The April issue of O magazine has a feature called "20 Quesions Every Woman Should Ask Herself" and I thought it might be okay to turn those into blogs. Don't hold me to it.
When Indy was a toddler she used to grab my face between her two hands and pull my lips to hers, kissing me hard, claiming me. Then she would pull back and gaze into my eyes adoringly before going in for that kiss again. I treasured these times, sensing their final countdown around age four. I don't remember the last time, but I do know the last time has come and gone.
This weekend, Indy, now seven, wrote me a note on a roll of toilet paper. "You are not my mom," it said. It said, "You are not my mom because you won't take me to the park you big douche."
So now O magazine comes along and wants me to ask myself: Do I examine my life enough? This is a perilous question for any woman or mother. The entire female existence is the succession of one scrutinizing question after another. Now we have to worry about do we take too many self-portraits and is our period as metal as other women's periods (I actually liked that quiz but you get my point). I would like to instead suggest that we examine our lives less. Take today, for example. This week brought civil unrest to my digestive tract, and today found me sitting on the couch under a Goodwill afghan googling "does snack pack have dairy". I have wanted to be a writer all my life and this is the grammar and gravitas with which I approach the Google. Literally all I have eaten today are Corn Pops from the box and chocolate snack pack. At one point I mistook the flesh of my palm for cereal and gnawed at it greedily.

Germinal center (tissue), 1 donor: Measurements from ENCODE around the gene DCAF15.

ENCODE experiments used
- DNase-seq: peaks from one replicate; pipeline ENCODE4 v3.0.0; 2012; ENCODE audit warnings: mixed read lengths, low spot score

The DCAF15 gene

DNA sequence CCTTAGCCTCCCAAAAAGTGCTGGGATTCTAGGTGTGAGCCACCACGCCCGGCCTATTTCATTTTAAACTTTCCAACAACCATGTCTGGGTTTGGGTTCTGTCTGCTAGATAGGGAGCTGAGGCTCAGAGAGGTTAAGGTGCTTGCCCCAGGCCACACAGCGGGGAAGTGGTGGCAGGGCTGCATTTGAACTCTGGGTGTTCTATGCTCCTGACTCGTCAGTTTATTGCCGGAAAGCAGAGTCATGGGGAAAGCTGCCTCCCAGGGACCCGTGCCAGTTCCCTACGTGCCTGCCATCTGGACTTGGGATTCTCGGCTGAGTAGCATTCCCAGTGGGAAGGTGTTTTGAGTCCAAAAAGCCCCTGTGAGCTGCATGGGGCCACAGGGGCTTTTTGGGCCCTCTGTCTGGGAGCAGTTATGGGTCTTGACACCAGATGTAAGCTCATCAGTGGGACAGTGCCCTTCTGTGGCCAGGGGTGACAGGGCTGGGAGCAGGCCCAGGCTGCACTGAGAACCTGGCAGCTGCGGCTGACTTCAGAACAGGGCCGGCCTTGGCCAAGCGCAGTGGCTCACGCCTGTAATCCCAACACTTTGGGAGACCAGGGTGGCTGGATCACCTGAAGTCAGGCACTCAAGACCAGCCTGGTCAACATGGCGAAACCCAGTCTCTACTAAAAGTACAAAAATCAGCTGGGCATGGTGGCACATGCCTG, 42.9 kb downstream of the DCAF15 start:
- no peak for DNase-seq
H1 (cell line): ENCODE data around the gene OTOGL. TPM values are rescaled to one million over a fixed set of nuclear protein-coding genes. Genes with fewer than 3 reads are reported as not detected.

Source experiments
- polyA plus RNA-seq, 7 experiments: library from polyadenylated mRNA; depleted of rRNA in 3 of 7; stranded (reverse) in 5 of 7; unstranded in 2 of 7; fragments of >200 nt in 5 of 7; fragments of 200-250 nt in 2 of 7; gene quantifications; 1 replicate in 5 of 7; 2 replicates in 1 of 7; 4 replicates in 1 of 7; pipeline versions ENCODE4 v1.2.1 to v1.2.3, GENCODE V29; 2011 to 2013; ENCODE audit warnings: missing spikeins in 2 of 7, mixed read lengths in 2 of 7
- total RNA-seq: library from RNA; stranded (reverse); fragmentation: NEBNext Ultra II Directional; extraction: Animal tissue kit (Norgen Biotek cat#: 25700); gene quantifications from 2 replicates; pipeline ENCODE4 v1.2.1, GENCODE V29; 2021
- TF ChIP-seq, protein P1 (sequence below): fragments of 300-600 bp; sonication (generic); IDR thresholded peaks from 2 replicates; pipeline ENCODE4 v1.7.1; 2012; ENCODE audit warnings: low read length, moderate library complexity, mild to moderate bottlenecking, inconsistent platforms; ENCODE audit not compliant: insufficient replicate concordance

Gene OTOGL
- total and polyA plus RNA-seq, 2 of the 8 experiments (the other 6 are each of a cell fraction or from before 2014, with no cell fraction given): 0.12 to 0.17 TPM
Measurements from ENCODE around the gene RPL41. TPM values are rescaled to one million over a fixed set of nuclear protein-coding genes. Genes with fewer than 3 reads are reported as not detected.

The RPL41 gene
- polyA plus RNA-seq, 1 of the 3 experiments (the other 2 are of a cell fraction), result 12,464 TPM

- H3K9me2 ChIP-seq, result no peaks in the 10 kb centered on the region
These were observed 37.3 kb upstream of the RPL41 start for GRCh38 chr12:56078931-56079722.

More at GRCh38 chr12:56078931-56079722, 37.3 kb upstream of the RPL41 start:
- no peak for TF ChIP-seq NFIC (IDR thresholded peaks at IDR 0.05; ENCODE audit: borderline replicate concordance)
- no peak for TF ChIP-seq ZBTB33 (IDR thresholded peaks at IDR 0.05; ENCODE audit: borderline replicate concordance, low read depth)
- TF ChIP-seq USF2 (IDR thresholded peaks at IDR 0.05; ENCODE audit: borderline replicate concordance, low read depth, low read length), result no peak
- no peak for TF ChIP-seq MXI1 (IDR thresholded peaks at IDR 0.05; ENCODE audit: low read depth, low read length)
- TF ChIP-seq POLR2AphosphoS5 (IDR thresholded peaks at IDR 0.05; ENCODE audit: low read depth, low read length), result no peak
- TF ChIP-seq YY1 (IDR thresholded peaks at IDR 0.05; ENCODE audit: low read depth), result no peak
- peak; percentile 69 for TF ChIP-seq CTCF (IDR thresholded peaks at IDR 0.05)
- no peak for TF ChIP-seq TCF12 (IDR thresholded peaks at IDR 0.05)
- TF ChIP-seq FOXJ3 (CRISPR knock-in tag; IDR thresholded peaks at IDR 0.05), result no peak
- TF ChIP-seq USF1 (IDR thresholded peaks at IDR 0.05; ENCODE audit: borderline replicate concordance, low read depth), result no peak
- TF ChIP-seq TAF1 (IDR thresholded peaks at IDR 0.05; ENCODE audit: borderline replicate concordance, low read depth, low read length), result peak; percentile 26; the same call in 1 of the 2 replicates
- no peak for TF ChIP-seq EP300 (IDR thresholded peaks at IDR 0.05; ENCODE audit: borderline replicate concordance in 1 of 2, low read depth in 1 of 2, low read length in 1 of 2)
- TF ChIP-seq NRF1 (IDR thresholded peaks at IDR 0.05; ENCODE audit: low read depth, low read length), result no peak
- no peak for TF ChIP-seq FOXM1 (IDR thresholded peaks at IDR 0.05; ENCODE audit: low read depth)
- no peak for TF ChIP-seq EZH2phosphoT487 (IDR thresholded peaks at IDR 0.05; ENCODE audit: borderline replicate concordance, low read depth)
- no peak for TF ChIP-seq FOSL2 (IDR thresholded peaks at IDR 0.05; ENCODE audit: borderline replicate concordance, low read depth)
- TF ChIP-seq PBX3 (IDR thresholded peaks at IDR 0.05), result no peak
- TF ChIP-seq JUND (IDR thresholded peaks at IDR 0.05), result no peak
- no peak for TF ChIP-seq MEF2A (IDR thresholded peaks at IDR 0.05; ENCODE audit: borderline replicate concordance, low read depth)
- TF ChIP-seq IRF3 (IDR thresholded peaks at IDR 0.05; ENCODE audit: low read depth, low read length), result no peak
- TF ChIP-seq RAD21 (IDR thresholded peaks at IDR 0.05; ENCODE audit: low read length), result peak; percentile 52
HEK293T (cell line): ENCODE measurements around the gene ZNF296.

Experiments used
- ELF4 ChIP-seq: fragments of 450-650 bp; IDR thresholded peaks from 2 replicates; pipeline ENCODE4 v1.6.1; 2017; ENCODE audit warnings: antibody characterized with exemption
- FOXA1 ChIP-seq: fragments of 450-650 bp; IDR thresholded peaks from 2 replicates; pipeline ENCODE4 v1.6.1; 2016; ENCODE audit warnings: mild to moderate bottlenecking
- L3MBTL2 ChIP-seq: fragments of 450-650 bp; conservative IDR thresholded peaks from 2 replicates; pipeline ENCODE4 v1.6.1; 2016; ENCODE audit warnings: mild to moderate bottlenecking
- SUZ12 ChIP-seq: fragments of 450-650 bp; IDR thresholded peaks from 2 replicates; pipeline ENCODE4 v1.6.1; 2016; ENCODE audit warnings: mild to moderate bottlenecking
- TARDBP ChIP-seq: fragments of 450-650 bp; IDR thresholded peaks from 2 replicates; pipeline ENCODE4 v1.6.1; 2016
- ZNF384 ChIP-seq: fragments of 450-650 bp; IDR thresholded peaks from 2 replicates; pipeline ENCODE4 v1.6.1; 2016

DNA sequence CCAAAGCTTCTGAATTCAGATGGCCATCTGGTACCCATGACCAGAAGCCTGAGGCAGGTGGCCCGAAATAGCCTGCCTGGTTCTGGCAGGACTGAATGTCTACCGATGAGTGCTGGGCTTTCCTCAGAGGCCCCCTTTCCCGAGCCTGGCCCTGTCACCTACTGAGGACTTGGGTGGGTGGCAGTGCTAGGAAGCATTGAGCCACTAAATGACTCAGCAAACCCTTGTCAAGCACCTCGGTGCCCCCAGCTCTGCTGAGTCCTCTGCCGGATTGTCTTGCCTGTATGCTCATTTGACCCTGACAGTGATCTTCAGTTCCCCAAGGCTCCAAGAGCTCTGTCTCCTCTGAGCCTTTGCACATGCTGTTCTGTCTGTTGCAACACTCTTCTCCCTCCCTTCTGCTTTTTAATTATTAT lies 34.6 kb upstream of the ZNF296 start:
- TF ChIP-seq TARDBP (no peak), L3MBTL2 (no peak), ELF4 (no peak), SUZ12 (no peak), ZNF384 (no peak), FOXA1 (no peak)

How strong of a magnifying glass am I meant to examine this behavior with?
Or this: yesterday we were driving probably home from McDonald's again because my husband has been gone and Indy turns to me and says, "I've been so mean to everyone because I have spring fever. That and I don't get enough sleep because every night Georgia is jumping onto my bed and farting in my face. When people at school say I stink I tell them that story."
How far, exactly, should I probe?
One afternoon I woke from a nap and fell straight into a state of bliss. I drank green tea while gazing dopily out my window at the spring afternoon. God help me, I think I journaled something about "frothy trees" and I didn't rhyme it with bees, but bees were in there. I had recently gone off my meds. I knew I was in a state that I'm not often in, though it does tend to occur in the spring, and I didn't question it too much. I tried not to really notice it at all, lest I scare it away, like an orgasm or a BM. I literally cannot believe I write these things sometimes. I started out writing a blog because I wanted other mothers to feel less alone in their craziness and now all we are certain about is my own. What I meant to say, though, is that I was able to sit in this blissful state for a good while because I wasn't examining anything. Now don't get me wrong, the magazine has great example questions we might want to ask ourselves when the time is right. I just think that, as women, we are being told to question everything about ourselves: our decisions, our actions, our feelings, our parenting, or social media habits, our voices, the way we hold our lips--literally everything. We need to take the things we do for granted sometimes. "That's just me," we need to say in our heads, and shrug, and lick our palms. And while, as O magazine suggests, asking "could it be better" is a good way to improve our lives, so too is it helpful to sleep late in the afternoons, Google DOES SNACK PACK HAVE DAIRY, let the things our children say slide, be a big douche, gaze dopily out windows, and never ask what we accomplished today, where we are going, or why.